WASHINGTON - After several hours of questioning by members of the House Agriculture Committee, Jon Corzine still could not explain why brokerage house MF Global is missing $1.2 billion in client funds.
"I simply do not know where the money is," Corzine, the Democrat and one-time U.S. senator and governor from New Jersey, said Thursday.
MF Global filed for bankruptcy protection on Oct. 31 after disclosing sizable exposure to derivatives and other investments related to European sovereign debt. Corzine resigned as CEO on Nov. 3 and hadn't spoken publicly until his appearance before the committee.
The missing funds have caused bankruptcy trustees to freeze tens of millions of dollars held in trading accounts for futures trading, impacting thousands of farmers across the country and in Minnesota. Apparently, MF Global moved funds that were suppose to remain segregated into the risky European investments. A bankruptcy official testified Thursday that he is not sure that farmers will ever get all of their money back.
Corzine told committee members he was "stunned" when, on Oct. 30, company officials told him they "could not account for hundreds of millions of dollars of client money." The next day, MF Global declared insolvency in what could be the eighth-largest bankruptcy filing in U.S. history.
"What did you do when you first found out?" asked Rep. Dennis Cardoza (D-Calif.). "Did you call the police? Did you run to the bathroom and throw up?"
Corzine replied that he told his management team, "Let's recheck the figures."
The numbers could never be reconciled. Desperate attempts to sell MF Global failed, and the company went under.
The agriculture committee is responsible for investigating the failure of MF Global because it has jurisdiction over the regulation of commodity futures broker firms, as well as farmers and ranchers who use futures trading as a hedging technique.
He didn't take the Fifth
Embroiled in investigations that could lead to civil and criminal charges, Corzine noted that "many people in my situation would almost certainly invoke their constitutional right to remain silent." He told the committee that he spoke "as a former United States senator who recognizes the importance of congressional oversight."
Government investigators and private, court-appointed bankruptcy officials are trying to determine if MF Global illegally raided farmers' accounts to buy bonds in European countries on the brink of economic collapse or to prop up loans taken by the company.
Corzine, the former head of Goldman Sachs, said he had "no intention to ever authorize the transfer of segregated moneys." But he could not assure the committee that the company never transferred money from segregated accounts in what Corzine called "chaotic" days leading up to the bankruptcy. He described an atmosphere of heated trading with many more transactions than usual taking place.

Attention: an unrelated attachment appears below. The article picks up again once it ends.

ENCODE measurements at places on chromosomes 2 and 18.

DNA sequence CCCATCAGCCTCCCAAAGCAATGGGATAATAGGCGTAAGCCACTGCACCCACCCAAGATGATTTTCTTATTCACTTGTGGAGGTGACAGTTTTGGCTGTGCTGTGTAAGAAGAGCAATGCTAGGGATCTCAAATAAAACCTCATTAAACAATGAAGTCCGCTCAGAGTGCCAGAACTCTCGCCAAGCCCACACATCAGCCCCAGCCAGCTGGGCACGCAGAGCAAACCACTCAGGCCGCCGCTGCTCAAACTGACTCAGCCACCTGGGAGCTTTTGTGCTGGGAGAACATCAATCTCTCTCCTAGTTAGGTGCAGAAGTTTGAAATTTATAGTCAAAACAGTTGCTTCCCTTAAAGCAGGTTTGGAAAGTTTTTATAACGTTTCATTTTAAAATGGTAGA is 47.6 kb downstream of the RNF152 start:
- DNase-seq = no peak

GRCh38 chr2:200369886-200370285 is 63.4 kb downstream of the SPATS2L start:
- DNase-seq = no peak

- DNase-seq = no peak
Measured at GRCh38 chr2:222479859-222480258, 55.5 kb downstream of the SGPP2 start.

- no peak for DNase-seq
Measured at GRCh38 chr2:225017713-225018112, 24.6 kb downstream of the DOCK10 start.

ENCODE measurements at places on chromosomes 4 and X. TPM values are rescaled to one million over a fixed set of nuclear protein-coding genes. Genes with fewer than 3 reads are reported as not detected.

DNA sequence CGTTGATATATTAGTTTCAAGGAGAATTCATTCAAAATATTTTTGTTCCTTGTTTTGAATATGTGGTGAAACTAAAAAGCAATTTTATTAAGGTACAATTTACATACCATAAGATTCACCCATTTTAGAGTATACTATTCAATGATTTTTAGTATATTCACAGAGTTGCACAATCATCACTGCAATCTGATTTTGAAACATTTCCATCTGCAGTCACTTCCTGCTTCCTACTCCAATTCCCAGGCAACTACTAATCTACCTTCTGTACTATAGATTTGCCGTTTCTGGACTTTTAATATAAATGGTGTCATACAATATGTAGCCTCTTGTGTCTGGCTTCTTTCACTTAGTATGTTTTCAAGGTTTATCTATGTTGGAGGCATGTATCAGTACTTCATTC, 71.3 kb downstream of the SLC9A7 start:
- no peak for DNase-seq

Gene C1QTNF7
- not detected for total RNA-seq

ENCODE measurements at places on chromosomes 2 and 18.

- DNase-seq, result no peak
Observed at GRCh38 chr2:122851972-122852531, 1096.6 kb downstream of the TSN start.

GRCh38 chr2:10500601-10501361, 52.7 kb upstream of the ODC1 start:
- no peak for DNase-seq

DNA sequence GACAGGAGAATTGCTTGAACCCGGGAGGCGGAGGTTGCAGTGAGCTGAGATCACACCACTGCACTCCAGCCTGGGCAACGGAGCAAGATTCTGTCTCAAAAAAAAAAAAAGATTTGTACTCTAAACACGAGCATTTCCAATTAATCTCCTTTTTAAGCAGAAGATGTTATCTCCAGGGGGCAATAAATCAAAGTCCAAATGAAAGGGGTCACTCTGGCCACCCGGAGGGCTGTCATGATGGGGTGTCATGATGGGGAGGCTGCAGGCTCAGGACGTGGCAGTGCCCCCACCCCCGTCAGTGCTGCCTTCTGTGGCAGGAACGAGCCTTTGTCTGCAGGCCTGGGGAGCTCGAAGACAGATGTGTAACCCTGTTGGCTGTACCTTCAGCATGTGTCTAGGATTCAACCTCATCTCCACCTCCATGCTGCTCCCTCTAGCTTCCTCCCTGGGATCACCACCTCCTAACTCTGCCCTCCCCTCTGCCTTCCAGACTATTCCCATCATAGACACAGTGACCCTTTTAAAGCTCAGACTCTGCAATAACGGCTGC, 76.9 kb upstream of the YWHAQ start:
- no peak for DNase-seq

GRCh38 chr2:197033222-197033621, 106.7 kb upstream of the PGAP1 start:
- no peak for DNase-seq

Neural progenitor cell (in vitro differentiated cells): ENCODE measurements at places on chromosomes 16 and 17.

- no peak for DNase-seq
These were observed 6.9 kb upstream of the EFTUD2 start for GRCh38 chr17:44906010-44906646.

Asked what lesson he had learned, Corzine said that people might not respond as well in "moments of stress." There were, Crozine said, "a different set of conditions in place."
Terrence Duffy, executive chairman of the CME Group, which was responsible for auditing MF Global, said in the days before the bankruptcy MF Global reported "a $900 million shortfall" in segregated accounts. The company tried to explain this as "an accounting error." In fact, Duffy said, some of the funds appeared to have been transferred out of segregated accounts to broker-dealer funds.
Rep. Collin Peterson, a Minnesota Democrat and the agriculture committee's ranking minority member, challenged Corzine to explain MF Global's risky investment policies. Those policies included buying billions of dollars' worth of bonds issued by Italy, Spain, Portugal and Ireland, all countries struggling to pay their bills. Once it purchased the European bonds, MF Global used them as collateral to borrow money.
"I don't get this mentality on Wall Street about leverage," Peterson told Corzine.
'A significant drag'
By June 30, MF Global had used European debt to collateralize roughly $11.5 billion in loans. The bonds had a "net notional value" of $6.4 billion, according to the Securities and Exchange Commission. Rules did not require the bonds to appear on MF Global's balance sheet. But because of the riskiness of the bonds, lenders asked MF Global to make additional cash payments to cover potential losses in value. Regulators also asked MF Global to increase its on-hand capital.
The bond-to-loans deals were a "significant drag" on the company's ability to generate cash," Corzine said. But he insisted that European debt purchases did not force MF Global to declare bankruptcy.
Corzine blamed MF Global's losses principally on a $119 million asset write-down caused by accounting rules, as well as the repurchase of some notes and restructuring costs. Still, he acknowledged that reports of the foreign bond purchases and regulators' reactions to them caused people to close accounts and sell MF Global stock.
Corzine also conceded that MF Global fired a risk manager who objected to the increased investments in foreign bonds.
Rep. Tim Johnson, R-Ill., was critical of Corzine and Commodity Futures Trading Commission Chairman Gary Gensler for being part of a "Goldman Sachs fraternity" that left farmers, ranchers and small business people "holding the bag."
Corzine said he believed the missing funds might "be in the hands of" borrowers who had "held on to funds that should have been delivered to MF Global." Corzine also suggested that some funds may have been forwarded to the wrong people.
"I'm hopeful efforts will reveal where these moneys are."
Jim Spencer • 202-408-2752